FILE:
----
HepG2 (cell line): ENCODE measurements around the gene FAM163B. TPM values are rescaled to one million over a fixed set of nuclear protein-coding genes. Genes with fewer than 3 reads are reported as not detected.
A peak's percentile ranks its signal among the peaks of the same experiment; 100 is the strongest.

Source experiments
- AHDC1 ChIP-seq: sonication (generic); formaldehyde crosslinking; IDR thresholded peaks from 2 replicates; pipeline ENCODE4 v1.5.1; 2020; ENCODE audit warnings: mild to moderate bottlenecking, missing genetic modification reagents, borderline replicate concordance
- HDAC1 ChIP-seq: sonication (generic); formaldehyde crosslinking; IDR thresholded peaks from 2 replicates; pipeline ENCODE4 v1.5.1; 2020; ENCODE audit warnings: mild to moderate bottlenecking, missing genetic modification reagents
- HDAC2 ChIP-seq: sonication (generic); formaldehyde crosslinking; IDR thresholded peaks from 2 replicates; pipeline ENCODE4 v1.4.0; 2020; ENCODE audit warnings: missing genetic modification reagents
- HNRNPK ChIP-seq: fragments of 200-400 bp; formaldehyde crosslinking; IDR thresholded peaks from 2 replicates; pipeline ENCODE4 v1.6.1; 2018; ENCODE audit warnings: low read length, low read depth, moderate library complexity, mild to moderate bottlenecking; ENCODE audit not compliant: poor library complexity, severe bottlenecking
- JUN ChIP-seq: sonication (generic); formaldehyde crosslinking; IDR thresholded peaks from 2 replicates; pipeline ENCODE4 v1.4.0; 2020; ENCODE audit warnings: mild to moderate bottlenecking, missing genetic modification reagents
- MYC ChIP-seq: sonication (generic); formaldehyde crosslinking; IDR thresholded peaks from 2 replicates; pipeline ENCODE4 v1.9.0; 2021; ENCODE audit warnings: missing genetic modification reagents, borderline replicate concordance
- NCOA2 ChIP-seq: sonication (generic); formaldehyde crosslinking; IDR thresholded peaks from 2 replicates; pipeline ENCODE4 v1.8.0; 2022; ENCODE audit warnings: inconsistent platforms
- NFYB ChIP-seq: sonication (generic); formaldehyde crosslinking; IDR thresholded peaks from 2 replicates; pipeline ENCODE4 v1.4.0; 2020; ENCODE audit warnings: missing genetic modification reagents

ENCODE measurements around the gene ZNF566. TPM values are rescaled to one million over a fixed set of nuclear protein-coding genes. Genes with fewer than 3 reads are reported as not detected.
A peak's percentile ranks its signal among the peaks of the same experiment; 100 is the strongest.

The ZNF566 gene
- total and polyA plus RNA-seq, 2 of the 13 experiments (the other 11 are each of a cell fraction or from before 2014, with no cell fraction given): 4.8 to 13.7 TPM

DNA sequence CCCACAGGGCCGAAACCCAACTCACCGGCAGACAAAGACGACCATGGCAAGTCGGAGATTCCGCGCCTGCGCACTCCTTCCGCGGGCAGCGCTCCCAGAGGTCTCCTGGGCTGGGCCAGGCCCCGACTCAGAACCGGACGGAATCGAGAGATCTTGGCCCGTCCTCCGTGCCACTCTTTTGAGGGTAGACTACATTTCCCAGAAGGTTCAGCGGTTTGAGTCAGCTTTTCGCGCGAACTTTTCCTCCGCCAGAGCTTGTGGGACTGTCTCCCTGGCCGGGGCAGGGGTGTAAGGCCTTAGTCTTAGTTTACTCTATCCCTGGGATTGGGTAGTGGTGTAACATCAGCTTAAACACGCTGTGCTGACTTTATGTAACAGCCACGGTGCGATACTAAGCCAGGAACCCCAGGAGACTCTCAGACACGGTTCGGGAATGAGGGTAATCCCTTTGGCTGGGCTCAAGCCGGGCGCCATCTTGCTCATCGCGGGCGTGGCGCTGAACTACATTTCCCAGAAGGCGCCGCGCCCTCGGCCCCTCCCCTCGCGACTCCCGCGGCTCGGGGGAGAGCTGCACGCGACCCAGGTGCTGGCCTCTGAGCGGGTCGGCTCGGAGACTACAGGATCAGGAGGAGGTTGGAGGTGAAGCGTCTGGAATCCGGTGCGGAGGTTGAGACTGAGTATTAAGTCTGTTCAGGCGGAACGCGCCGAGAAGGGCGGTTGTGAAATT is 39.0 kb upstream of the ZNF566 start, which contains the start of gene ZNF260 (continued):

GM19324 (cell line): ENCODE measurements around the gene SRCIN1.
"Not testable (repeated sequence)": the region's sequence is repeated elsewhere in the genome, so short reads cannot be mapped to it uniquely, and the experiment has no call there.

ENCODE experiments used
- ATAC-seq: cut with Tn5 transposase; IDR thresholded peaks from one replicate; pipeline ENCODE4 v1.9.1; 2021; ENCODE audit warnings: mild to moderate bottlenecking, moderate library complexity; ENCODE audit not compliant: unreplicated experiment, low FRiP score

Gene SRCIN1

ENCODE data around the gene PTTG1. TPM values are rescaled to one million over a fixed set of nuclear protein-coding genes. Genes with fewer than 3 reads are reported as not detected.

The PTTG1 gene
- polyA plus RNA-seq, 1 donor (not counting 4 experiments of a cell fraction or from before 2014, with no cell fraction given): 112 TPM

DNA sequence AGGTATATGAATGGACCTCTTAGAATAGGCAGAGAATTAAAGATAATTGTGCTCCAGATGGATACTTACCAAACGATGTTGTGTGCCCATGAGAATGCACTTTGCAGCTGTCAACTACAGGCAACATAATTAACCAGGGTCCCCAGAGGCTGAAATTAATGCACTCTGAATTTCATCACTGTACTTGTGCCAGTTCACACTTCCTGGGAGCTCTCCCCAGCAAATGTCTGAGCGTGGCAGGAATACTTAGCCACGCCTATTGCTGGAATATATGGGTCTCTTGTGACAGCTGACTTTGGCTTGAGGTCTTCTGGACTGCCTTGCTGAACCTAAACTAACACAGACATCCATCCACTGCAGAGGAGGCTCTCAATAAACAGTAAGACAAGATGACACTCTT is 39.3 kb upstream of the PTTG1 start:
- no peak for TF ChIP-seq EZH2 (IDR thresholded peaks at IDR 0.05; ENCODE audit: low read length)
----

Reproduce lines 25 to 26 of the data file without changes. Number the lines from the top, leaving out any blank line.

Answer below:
DNA sequence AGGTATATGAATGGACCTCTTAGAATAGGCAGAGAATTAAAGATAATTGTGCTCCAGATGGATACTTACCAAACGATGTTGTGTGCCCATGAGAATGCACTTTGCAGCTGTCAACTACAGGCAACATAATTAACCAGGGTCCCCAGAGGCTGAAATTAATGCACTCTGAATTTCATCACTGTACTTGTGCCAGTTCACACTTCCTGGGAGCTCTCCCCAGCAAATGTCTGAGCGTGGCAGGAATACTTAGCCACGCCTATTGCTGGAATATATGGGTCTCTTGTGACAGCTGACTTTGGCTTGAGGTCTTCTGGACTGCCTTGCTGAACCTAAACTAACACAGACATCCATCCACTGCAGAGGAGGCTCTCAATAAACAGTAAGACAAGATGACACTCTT is 39.3 kb upstream of the PTTG1 start:
- no peak for TF ChIP-seq EZH2 (IDR thresholded peaks at IDR 0.05; ENCODE audit: low read length)